GSK Can’t Ax Out-Of-Staters From Ill. Paxil Suit, Court Says
Law360, Boston (August 29, 2016, 5:06 PM EDT) — GlaxoSmithKline LLC had enough purposeful contacts with Illinois during clinical trials for the antidepressant Paxil for it to face claims from out-of-state residents that the company failed to warn that the drug could cause serious birth defects, a state appeals court ruled Friday.
The First District Appellate Court of Illinois, Fifth Division, ruled that the standard for a showing that a defendant’s conduct was “arising from” its contacts with the state was “lenient and flexible,” giving the state courts jurisdiction over the pharmaceutical giant. The decision in an interlocutory appeal upholds the trial court’s denial of GSK’s dismissal bid.
“In light of the lenient and flexible ‘arising from’ and ‘related to’ standard, plaintiffs meet the low threshold of a prima facie showing that their claims arose from defendant GSK’s Paxil trials in Illinois,” the appeals court said.
In the suit, eight minors from six states — Illinois, Florida, Colorado, Virginia, Michigan and Wisconsin — said that they suffered catastrophic birth defects because their mothers were taking GSK’s Paxil. The label failed to warn them of serious birth defects that the drug could cause, the plaintiffs said, and that was the result of inadequate clinical trials, 18 to 21 of which occurred in Illinois via 17 Illinois doctors. That meant that the claims arose directly out of or were related to GSK’s purposeful contacts with Illinois, the plaintiffs argued.
GSK argued that Illinois did not have jurisdiction over the out-of-state plaintiffs.
“GSK is disappointed by the court’s decision and is considering its options,” the company said in an emailed statement Tuesday.
Tor Hoerman, whose firm represented the plaintiffs, said in an emailed statement: “This decision is entirely in line with existing precedent of the Illinois Supreme Court and Appellate Court. … Drug makers who conduct inadequate or manipulated clinical trials in Illinois should not be surprised that they can be sued in Illinois for that conduct.”
In trying to have the suit dismissed as to the out-of-state plaintiffs, GSK said that its clinical trials occurred in 44 states and foreign countries, too attenuated for personal jurisdiction in one state where it’s not headquartered. Its alleged acts or omissions in Illinois were not the “but for” cause — in other words, GSK said, the plaintiffs couldn’t show that the harm would not have occurred but for what GSK did in Illinois.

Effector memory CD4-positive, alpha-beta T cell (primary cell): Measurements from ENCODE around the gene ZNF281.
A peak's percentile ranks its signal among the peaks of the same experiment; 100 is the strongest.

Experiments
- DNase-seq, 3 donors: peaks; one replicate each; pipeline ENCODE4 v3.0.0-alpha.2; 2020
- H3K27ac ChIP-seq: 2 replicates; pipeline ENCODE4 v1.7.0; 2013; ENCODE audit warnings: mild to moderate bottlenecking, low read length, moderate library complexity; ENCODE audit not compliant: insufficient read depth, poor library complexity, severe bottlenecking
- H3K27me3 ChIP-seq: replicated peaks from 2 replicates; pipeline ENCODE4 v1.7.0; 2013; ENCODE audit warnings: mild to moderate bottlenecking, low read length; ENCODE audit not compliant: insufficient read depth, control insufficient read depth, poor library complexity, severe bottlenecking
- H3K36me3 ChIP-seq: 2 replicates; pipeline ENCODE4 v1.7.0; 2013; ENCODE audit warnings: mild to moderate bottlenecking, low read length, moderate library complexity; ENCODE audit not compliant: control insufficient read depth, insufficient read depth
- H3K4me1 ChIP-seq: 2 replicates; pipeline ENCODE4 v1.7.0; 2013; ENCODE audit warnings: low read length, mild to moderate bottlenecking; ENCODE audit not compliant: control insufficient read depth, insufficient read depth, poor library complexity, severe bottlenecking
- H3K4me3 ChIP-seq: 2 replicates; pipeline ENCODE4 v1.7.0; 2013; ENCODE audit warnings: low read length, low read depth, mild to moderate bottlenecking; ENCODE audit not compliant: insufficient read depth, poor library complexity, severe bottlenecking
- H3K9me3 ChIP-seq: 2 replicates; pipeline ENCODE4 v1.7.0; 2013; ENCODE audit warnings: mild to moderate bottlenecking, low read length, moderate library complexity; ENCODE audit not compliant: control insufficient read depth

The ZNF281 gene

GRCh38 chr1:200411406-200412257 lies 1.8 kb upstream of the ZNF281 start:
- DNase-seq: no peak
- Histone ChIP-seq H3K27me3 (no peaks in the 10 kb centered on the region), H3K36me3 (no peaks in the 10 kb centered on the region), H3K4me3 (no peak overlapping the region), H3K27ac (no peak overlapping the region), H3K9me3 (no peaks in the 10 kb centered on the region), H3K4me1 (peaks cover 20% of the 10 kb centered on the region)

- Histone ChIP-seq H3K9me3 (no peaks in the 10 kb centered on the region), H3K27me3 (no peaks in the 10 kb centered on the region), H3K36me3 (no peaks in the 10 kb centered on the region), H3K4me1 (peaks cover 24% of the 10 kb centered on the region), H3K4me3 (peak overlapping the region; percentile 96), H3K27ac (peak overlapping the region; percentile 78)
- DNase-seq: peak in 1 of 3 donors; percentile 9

In addition, GSK argued, the plaintiffs weren’t study subjects there, and the out-of-state plaintiffs didn’t take Paxil or suffer injuries in Illinois.
The children and their mothers argued that GSK had meaningful contacts with Illinois through its clinical trials of Paxil, during which they said it failed to track 18 pregnancies, one of which resulted in a heart defect. According to Friday’s decision, GSK employs 16,323 people in the U.S., including 217 who reside in Illinois, and from 2000 to 2006, GSK had between 79 and 121 employees marketing Paxil in Illinois.
They did not have to prove that any act was committed in Illinois, but just make a prima facie showing, the defendants said.
In a ruling Friday, the appeals court sided with the plaintiffs.
“The quality of defendant GSK’s relationship with Illinois can hardly be characterized as random, attenuated or the like; the contacts with Illinois, over the course of two decades, were purposeful and directed,” the appeals court ruled.
The plaintiffs, and the judges, used some of GSK’s own statements to show that the case could continue. In a declaration, GSK said that the principal Paxil investigators had “little or no input into or control over the study design protocol or analysis of the aggregate data collected from all study sites.”
“As plaintiffs argue, the word ‘little’ invites the inference that the physicians had some degree of input into, and control over, the clinical trials, or else the word would have been omitted,” the appeals court said. Absent further guidance in the record, we ‘resolve in favor of the plaintiff any conflicts in the pleadings and affidavits.’”
Judges Robert E. Gordon, Bertina E. Lampkin and Eileen O’Neill Burke sat on the panel for the First District.
GlaxoSmithKline is represented by Dentons.
The plaintiffs are represented by Ken Brennan of TorHoerman Law LLC.
The case is M.M., a minor, et al. v. GlaxoSmithKline LLC et al., case number 1-15-1909, in the Appellate Court of Illinois, First District, Fifth Division.
–Editing by Mark Lebetkin.
Update: This story has been updated to include a comment from GSK.